Summarise Long Emails At The Top To Communicate More Effectively

Summarise Long Emails At The Top To Communicate More Effectively

Here’s a productivity tip managers and workers would do well to incorporate into their every day email routine, courtesy of comedian and author Franchesca Ramsey from her days working at Upworthy: Summarize lengthy emails up top so your recipients know what they’re in for.

Photo: from Pexels

“[W]e’d always start long emails with a little summary at the top so you’d know if you needed to read the whole email,” she tweeted in a worthwhile thread about email etiquette. For example, “‘TLDR (too long didn’t read): people are getting sloppy with expenses, please use XYZ’ & then full email below.”

It’s a communication technique used by the military, where it’s known as a BLUF (bottom line up front), Kabir Sehgal, a US Navy veteran, writes for the Harvard Business Review:

Military professionals lead their emails with a short, staccato statement known as the BLUF. (Yes, being the military, there is an acronym for everything.) It declares the purpose of the email and action required. The BLUF should quickly answer the five W’s: who, what, where, when, and why. An effective BLUF distills the most important information for the reader.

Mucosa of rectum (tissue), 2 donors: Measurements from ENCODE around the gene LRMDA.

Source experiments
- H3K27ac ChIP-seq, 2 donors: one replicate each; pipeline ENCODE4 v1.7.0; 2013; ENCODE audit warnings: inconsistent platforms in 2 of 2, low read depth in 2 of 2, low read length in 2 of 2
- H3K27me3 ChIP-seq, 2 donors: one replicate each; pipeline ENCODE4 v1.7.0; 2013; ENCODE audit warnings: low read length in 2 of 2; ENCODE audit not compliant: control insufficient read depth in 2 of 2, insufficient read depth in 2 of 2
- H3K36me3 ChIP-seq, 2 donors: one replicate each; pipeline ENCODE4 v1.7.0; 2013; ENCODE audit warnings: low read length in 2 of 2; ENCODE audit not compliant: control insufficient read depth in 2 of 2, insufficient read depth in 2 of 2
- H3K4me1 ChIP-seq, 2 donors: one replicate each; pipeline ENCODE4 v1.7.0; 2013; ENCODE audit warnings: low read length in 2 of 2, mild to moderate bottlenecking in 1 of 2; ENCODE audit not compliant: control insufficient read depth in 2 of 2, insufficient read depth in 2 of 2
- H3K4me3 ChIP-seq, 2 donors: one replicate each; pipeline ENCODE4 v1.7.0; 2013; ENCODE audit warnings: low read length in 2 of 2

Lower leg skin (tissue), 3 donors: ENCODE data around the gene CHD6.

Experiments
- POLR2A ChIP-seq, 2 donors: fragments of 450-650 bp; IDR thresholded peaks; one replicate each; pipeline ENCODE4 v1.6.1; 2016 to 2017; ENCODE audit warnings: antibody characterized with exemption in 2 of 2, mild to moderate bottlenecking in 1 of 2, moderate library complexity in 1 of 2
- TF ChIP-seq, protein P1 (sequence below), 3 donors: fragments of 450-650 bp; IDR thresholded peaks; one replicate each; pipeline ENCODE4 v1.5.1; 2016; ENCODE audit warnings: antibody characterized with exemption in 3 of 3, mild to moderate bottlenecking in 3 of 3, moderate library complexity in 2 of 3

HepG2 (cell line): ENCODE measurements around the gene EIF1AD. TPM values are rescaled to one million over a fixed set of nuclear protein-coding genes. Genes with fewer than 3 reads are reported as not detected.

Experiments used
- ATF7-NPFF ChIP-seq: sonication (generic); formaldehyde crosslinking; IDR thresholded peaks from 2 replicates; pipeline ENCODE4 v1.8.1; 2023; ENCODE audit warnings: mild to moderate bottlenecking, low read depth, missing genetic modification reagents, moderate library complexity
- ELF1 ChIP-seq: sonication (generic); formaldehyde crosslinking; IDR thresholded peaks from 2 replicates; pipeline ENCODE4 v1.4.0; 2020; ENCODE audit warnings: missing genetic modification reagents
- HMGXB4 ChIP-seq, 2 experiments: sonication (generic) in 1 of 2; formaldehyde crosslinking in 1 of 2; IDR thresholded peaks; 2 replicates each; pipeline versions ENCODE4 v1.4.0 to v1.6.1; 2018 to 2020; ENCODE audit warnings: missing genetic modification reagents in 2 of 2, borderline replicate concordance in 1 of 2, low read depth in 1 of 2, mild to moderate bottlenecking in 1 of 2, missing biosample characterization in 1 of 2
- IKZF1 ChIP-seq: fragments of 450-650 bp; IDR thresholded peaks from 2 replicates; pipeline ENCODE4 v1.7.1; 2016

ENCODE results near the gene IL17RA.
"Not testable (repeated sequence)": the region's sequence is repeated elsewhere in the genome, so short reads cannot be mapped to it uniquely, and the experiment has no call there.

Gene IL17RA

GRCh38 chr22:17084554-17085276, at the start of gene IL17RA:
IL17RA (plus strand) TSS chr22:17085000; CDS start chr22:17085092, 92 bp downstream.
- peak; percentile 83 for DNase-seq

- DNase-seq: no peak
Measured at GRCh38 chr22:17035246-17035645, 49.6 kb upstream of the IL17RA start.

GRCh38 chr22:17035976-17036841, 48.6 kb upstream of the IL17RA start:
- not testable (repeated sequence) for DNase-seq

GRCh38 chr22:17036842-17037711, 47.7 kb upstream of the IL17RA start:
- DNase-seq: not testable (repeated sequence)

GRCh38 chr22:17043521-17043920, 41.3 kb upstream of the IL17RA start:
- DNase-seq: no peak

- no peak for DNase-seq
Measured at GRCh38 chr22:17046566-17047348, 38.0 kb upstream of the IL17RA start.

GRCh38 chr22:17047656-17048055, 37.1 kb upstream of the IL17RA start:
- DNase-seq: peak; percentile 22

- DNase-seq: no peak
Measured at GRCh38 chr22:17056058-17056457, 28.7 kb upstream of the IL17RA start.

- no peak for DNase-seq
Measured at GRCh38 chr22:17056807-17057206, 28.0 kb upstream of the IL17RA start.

As Sehgal writes, having a summary up top helps people decide if they need to read the entire email without wasting their time (and still getting them the most pertinent information). Because he’s no longer in the military, he starts his emails with “Bottom Line” rather than “BLUF”. You could also use Ramsey’s “TLDR”.

For example, an email might begin, “TLDR: We will have summer Fridays June 8 and 22 beginning at 1PM.” Then you can explain the rationale for the policy and any more rules or restrictions.

Other useful military tips: Maximise your subject line by telling the recipient what type of action is required on their end (for example, “Action” or “Decision”), and let them know plainly when you need a response by. That way, everyone’s on the same page and there are no tech ambiguities left to chance.

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